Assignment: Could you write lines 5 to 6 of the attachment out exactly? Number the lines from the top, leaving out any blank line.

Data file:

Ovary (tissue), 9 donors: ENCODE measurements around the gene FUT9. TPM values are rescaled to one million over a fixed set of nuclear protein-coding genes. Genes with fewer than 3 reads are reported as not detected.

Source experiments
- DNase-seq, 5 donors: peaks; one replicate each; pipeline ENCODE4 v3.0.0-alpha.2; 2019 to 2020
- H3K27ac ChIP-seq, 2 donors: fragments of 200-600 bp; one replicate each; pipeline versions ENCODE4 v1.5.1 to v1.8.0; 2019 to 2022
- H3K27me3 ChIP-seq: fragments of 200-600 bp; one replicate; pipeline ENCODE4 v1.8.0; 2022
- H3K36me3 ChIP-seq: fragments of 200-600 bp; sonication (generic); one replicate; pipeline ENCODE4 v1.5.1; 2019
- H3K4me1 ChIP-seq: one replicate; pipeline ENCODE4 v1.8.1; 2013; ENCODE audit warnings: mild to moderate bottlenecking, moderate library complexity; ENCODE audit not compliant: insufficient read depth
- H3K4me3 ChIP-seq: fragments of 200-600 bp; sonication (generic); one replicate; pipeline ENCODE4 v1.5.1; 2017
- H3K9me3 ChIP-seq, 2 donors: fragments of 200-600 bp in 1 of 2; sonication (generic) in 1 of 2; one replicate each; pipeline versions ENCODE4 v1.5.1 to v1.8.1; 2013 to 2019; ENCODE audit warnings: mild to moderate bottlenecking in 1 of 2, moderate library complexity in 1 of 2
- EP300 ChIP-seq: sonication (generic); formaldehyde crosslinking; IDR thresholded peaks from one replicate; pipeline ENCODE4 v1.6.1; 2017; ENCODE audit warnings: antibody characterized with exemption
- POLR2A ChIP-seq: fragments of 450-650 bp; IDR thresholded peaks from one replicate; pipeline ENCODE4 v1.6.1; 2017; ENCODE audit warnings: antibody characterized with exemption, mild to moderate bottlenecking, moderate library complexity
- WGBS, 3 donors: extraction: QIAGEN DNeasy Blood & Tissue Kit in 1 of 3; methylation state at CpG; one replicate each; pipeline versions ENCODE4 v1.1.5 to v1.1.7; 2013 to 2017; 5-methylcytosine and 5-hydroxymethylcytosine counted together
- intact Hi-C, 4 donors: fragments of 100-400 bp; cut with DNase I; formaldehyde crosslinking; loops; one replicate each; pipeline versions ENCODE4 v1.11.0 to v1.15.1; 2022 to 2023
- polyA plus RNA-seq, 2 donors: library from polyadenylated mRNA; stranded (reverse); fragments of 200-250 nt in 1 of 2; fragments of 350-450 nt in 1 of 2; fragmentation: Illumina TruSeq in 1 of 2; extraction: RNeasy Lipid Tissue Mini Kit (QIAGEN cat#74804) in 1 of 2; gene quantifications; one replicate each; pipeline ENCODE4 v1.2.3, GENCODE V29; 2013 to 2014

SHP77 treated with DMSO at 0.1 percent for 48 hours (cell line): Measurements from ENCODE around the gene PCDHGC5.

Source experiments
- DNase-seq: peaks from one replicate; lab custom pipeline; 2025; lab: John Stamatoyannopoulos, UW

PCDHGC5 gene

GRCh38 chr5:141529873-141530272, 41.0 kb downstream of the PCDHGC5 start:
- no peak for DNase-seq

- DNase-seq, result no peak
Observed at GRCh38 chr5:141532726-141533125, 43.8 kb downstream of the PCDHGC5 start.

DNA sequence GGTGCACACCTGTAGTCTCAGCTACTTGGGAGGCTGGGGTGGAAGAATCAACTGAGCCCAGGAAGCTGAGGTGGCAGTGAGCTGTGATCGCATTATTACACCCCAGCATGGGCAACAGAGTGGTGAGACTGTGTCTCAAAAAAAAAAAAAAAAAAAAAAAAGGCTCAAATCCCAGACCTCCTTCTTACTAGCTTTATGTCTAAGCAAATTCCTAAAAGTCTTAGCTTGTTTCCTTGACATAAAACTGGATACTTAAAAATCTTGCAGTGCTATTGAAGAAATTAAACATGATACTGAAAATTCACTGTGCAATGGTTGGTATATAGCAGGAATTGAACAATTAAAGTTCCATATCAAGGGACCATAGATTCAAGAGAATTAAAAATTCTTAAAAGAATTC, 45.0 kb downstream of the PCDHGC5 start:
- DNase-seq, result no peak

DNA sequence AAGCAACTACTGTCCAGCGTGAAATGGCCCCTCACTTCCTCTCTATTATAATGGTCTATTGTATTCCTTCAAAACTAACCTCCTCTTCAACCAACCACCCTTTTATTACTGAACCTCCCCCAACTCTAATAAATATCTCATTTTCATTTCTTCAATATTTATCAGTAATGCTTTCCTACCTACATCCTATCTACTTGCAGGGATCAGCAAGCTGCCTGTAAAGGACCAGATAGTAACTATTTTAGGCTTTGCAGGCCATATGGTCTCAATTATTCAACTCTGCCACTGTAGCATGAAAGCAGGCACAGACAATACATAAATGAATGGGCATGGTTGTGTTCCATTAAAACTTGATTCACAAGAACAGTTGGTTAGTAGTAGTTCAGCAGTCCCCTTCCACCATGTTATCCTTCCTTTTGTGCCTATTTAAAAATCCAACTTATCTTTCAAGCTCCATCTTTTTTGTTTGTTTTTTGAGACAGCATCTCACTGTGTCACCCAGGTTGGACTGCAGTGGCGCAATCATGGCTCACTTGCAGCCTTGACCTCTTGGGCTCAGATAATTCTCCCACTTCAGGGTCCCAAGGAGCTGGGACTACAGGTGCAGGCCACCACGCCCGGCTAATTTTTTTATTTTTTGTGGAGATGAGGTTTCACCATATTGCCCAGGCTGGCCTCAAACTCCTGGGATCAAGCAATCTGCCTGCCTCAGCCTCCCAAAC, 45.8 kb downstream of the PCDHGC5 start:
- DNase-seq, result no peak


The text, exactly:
- H3K27me3 ChIP-seq: fragments of 200-600 bp; one replicate; pipeline ENCODE4 v1.8.0; 2022
- H3K36me3 ChIP-seq: fragments of 200-600 bp; sonication (generic); one replicate; pipeline ENCODE4 v1.5.1; 2019